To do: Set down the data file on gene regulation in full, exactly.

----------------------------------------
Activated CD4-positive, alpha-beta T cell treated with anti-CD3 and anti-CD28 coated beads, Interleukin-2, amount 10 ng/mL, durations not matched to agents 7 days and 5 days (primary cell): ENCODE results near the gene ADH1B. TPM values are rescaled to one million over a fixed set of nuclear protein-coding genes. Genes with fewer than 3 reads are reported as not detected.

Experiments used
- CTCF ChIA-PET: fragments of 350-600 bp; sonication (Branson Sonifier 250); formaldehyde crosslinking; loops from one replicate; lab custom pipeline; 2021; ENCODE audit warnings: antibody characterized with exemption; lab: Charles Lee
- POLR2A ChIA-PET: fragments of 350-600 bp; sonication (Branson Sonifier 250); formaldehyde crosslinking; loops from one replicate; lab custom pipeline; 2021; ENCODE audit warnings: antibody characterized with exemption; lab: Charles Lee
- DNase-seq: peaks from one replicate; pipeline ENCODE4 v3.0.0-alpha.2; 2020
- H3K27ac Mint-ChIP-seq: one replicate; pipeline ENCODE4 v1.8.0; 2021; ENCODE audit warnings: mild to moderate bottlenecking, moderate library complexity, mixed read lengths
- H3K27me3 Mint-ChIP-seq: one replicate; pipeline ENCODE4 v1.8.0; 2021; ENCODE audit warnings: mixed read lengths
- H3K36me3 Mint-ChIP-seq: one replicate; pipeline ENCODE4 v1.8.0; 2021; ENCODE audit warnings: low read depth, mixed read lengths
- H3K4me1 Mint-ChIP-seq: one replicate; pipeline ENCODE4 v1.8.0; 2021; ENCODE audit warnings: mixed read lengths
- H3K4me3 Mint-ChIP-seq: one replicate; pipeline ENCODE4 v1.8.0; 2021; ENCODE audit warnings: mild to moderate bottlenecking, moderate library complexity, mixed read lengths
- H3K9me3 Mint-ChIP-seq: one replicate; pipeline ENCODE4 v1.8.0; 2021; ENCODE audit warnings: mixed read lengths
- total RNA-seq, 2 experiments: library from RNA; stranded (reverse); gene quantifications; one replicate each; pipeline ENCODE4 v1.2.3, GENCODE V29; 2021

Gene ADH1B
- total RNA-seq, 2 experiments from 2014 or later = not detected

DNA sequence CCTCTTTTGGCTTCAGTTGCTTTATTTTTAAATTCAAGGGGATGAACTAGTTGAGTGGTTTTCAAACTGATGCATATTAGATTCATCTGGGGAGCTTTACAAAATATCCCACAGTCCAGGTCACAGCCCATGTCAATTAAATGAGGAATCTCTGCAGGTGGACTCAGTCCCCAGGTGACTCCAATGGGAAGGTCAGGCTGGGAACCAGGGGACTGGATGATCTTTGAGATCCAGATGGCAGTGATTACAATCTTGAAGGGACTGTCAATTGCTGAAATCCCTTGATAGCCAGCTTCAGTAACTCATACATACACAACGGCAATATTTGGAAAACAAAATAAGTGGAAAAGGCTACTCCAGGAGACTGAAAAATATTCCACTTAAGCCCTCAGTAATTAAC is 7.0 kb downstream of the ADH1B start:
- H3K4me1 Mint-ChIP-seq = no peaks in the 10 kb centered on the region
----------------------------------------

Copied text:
Activated CD4-positive, alpha-beta T cell treated with anti-CD3 and anti-CD28 coated beads, Interleukin-2, amount 10 ng/mL, durations not matched to agents 7 days and 5 days (primary cell): ENCODE results near the gene ADH1B. TPM values are rescaled to one million over a fixed set of nuclear protein-coding genes. Genes with fewer than 3 reads are reported as not detected.

Experiments used
- CTCF ChIA-PET: fragments of 350-600 bp; sonication (Branson Sonifier 250); formaldehyde crosslinking; loops from one replicate; lab custom pipeline; 2021; ENCODE audit warnings: antibody characterized with exemption; lab: Charles Lee
- POLR2A ChIA-PET: fragments of 350-600 bp; sonication (Branson Sonifier 250); formaldehyde crosslinking; loops from one replicate; lab custom pipeline; 2021; ENCODE audit warnings: antibody characterized with exemption; lab: Charles Lee
- DNase-seq: peaks from one replicate; pipeline ENCODE4 v3.0.0-alpha.2; 2020
- H3K27ac Mint-ChIP-seq: one replicate; pipeline ENCODE4 v1.8.0; 2021; ENCODE audit warnings: mild to moderate bottlenecking, moderate library complexity, mixed read lengths
- H3K27me3 Mint-ChIP-seq: one replicate; pipeline ENCODE4 v1.8.0; 2021; ENCODE audit warnings: mixed read lengths
- H3K36me3 Mint-ChIP-seq: one replicate; pipeline ENCODE4 v1.8.0; 2021; ENCODE audit warnings: low read depth, mixed read lengths
- H3K4me1 Mint-ChIP-seq: one replicate; pipeline ENCODE4 v1.8.0; 2021; ENCODE audit warnings: mixed read lengths
- H3K4me3 Mint-ChIP-seq: one replicate; pipeline ENCODE4 v1.8.0; 2021; ENCODE audit warnings: mild to moderate bottlenecking, moderate library complexity, mixed read lengths
- H3K9me3 Mint-ChIP-seq: one replicate; pipeline ENCODE4 v1.8.0; 2021; ENCODE audit warnings: mixed read lengths
- total RNA-seq, 2 experiments: library from RNA; stranded (reverse); gene quantifications; one replicate each; pipeline ENCODE4 v1.2.3, GENCODE V29; 2021

Gene ADH1B
- total RNA-seq, 2 experiments from 2014 or later = not detected

DNA sequence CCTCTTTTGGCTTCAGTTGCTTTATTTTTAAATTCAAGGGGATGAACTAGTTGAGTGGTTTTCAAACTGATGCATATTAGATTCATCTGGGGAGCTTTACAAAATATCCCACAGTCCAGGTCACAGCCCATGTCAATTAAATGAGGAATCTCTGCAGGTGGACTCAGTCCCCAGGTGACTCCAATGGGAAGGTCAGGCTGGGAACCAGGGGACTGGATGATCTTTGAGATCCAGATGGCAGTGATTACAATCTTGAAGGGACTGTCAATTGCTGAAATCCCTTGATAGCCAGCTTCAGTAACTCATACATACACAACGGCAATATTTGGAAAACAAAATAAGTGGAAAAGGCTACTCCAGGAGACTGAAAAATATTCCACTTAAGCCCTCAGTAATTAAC is 7.0 kb downstream of the ADH1B start:
- H3K4me1 Mint-ChIP-seq = no peaks in the 10 kb centered on the region